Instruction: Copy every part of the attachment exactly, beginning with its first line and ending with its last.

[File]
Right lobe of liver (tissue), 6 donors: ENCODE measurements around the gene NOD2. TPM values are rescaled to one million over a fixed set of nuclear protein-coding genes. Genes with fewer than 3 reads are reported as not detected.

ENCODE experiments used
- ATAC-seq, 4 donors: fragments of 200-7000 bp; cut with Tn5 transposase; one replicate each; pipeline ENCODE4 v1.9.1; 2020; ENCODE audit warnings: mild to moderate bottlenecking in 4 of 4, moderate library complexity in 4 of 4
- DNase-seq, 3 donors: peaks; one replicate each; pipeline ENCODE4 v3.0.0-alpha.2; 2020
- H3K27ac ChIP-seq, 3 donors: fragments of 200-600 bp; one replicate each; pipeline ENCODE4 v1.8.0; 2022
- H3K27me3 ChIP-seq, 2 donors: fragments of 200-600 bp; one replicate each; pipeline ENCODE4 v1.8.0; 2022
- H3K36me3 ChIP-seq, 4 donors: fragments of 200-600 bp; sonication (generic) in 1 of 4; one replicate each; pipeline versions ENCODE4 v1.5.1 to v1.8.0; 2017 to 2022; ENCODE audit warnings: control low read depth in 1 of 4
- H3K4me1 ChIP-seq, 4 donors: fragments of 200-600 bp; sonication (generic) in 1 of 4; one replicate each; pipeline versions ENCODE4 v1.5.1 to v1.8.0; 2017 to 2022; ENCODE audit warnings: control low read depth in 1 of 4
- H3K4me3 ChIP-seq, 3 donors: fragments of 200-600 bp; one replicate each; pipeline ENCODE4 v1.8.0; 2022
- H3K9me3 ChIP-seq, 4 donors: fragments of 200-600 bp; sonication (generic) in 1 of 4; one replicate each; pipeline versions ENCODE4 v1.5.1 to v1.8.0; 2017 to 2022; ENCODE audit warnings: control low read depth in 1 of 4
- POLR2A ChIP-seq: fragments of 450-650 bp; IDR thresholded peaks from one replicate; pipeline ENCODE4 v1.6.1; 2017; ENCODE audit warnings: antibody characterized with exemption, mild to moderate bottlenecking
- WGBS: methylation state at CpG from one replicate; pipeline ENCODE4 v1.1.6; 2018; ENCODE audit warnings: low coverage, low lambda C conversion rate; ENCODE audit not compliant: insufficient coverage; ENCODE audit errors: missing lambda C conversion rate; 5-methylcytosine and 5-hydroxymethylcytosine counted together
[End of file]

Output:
Right lobe of liver (tissue), 6 donors: ENCODE measurements around the gene NOD2. TPM values are rescaled to one million over a fixed set of nuclear protein-coding genes. Genes with fewer than 3 reads are reported as not detected.

ENCODE experiments used
- ATAC-seq, 4 donors: fragments of 200-7000 bp; cut with Tn5 transposase; one replicate each; pipeline ENCODE4 v1.9.1; 2020; ENCODE audit warnings: mild to moderate bottlenecking in 4 of 4, moderate library complexity in 4 of 4
- DNase-seq, 3 donors: peaks; one replicate each; pipeline ENCODE4 v3.0.0-alpha.2; 2020
- H3K27ac ChIP-seq, 3 donors: fragments of 200-600 bp; one replicate each; pipeline ENCODE4 v1.8.0; 2022
- H3K27me3 ChIP-seq, 2 donors: fragments of 200-600 bp; one replicate each; pipeline ENCODE4 v1.8.0; 2022
- H3K36me3 ChIP-seq, 4 donors: fragments of 200-600 bp; sonication (generic) in 1 of 4; one replicate each; pipeline versions ENCODE4 v1.5.1 to v1.8.0; 2017 to 2022; ENCODE audit warnings: control low read depth in 1 of 4
- H3K4me1 ChIP-seq, 4 donors: fragments of 200-600 bp; sonication (generic) in 1 of 4; one replicate each; pipeline versions ENCODE4 v1.5.1 to v1.8.0; 2017 to 2022; ENCODE audit warnings: control low read depth in 1 of 4
- H3K4me3 ChIP-seq, 3 donors: fragments of 200-600 bp; one replicate each; pipeline ENCODE4 v1.8.0; 2022
- H3K9me3 ChIP-seq, 4 donors: fragments of 200-600 bp; sonication (generic) in 1 of 4; one replicate each; pipeline versions ENCODE4 v1.5.1 to v1.8.0; 2017 to 2022; ENCODE audit warnings: control low read depth in 1 of 4
- POLR2A ChIP-seq: fragments of 450-650 bp; IDR thresholded peaks from one replicate; pipeline ENCODE4 v1.6.1; 2017; ENCODE audit warnings: antibody characterized with exemption, mild to moderate bottlenecking
- WGBS: methylation state at CpG from one replicate; pipeline ENCODE4 v1.1.6; 2018; ENCODE audit warnings: low coverage, low lambda C conversion rate; ENCODE audit not compliant: insufficient coverage; ENCODE audit errors: missing lambda C conversion rate; 5-methylcytosine and 5-hydroxymethylcytosine counted together